Map highlighting the location of the Ring of Fire, on the coastal areas along the Pacific Ocean
Figure 9.3: Map of the Pacific Ring of Fire (Map by Gringer, Wikimedia Commons, Public Domain)

In East and Southeast Asia, tectonic collisions have shaped the physical landforms present in the region and present numerous natural hazards (see Figure 9.4). Volcanoes erupt in this region frequently, and many of the islands in this region were actually formed from a variety of historic volcanic eruptions. Japan’s highest mountain peak, for example, the majestic Mount Fuji, is an active volcano that last erupted in the early 18th century. The 1815 eruption of Indonesia’s Mount Tambora, one of its dozens of active volcanoes, was so powerful, it cooled global temperatures and caused crop failures as far away as Egypt and France. In 1883, the volcanic island of Krakatoa, between the Indonesian islands of Java and Sumatra, erupted with such a violent explosion that it actually collapsed. Tens of thousands died and it took several years for global weather patterns to return to normal. The sound of the eruption is considered the loudest sound in modern history and could be heard from over 4,800 kilometers (3,000 miles) away.

Map of tectonic plate boundaries in East and Southeast Asia, their direction of movement, and velocity
Figure 9.4: Map of Tectonic Plates in East and Southeast Asia (United States Geological Survey, Public Domain)

Along the islands of Indonesia, the Australian Plate is subducting, or moving below, the Eurasian Plate. This has resulted in a subduction zone west of the Indonesian island of Sumatra, an area of high seismic activity. In 2004, this subduction resulted in a massive undersea earthquake, so powerful that it actually shortened the day by a fraction of a second. The earthquake triggered a series of tsunamis, high sea waves, which devastated coastal communities in 14 different countries and killed 230,000 people. Tsunamis result from the displacement of water and can have a variety of causes, such as a landslide, meteor impact, or undersea volcanic eruption. Most commonly, though, they result from earthquakes.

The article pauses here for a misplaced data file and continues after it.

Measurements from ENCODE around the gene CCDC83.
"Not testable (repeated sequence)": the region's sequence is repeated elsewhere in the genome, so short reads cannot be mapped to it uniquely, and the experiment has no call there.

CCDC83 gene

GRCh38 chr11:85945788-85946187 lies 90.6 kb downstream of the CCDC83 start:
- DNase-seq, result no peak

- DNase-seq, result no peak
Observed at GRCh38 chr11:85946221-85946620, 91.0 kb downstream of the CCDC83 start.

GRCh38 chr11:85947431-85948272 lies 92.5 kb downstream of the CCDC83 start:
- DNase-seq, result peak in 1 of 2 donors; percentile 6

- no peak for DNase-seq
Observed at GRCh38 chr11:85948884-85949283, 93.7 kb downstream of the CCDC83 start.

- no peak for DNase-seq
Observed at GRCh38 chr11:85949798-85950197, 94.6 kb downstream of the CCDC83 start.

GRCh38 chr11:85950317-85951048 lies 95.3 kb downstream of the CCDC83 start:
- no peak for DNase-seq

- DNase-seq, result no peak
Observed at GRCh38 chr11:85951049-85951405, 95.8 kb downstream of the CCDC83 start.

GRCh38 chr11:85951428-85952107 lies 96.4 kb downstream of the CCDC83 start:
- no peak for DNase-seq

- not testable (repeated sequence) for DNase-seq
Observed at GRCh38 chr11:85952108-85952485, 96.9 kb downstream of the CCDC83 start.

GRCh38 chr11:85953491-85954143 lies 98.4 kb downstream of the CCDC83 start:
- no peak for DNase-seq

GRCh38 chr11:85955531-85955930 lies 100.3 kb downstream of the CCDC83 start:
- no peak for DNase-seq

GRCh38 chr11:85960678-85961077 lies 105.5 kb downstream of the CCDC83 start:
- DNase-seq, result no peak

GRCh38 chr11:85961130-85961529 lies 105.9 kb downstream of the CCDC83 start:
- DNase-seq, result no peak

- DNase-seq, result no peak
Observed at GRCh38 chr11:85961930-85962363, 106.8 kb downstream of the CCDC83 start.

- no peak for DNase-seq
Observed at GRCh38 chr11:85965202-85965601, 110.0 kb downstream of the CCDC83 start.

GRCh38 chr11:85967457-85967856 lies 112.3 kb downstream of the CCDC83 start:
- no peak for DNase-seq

In 2011, the most powerful earthquake to ever hit Japan, a magnitude 9.0, resulted in tsunami waves over 40 meters (131 feet) high in some areas. The earthquake and subsequent tsunami left over 15,000 dead and damaged hundreds of thousands of buildings. Most notably, the tsunami damaged Japan’s Fukushima Daiichi Nuclear Power Plant causing a series of nuclear meltdowns and the release of radioactive material.

So what can be done about the danger from earthquakes, volcanoes, and tsunamis in this region? While nothing can stop Earth’s massive tectonic plates from moving, warning systems, land use planning, and public education could help prevent casualties. After the 2004 Indonesian earthquake and tsunami, the international community created an Indian Ocean tsunami warning system. Although some of the hardest hit areas would have had only minutes to find higher ground, the warning system could have had a significant impact in alerting areas ahead of the wave. In Japan, earthquake drills are common and strict building codes ensure that buildings can withstand most seismic activity.

In addition to these geologic hazards, typhoons are also common in this region. Typhoons, the term for tropical cyclones in the northwestern region of the Pacific Ocean, routinely make landfall in East Asia. The region actually has more tropical cyclone activity than anywhere else on Earth. Most storms form in the summer between June and November and the islands of the Philippines are generally the hardest hit. Monitoring systems have been in place in the region for several decades and have helped to minimize the impacts from these powerful storm systems.

9.3 East and Southeast Asia’s History and Settlement

The history of human settlement in East and Southeast Asia begins in China. Evidence of modern humans can be found in the region dating back to over 80,000 years ago. Around 10,000 years ago, several cultural groups emerged in China during the Neolithic Period, also known as the New Stone Age. This was a time of key developments in early human technology, such as farming, the domestication of plants and animals, and the use of pottery. Along China’s Yangtze River, humans first domesticated rice around 6500 BCE. Villages, walled cities, and great dynasties, or families of rulers, emerged later.

While some early humans stayed in East Asia, others followed the coastline and continued on to Southeast Asia likely over 50,000 years ago. This was during the glacial period known as the Ice Age. Global temperatures were much colder and huge sheets of ice covered North America, Europe, and Asia. Since so much water was trapped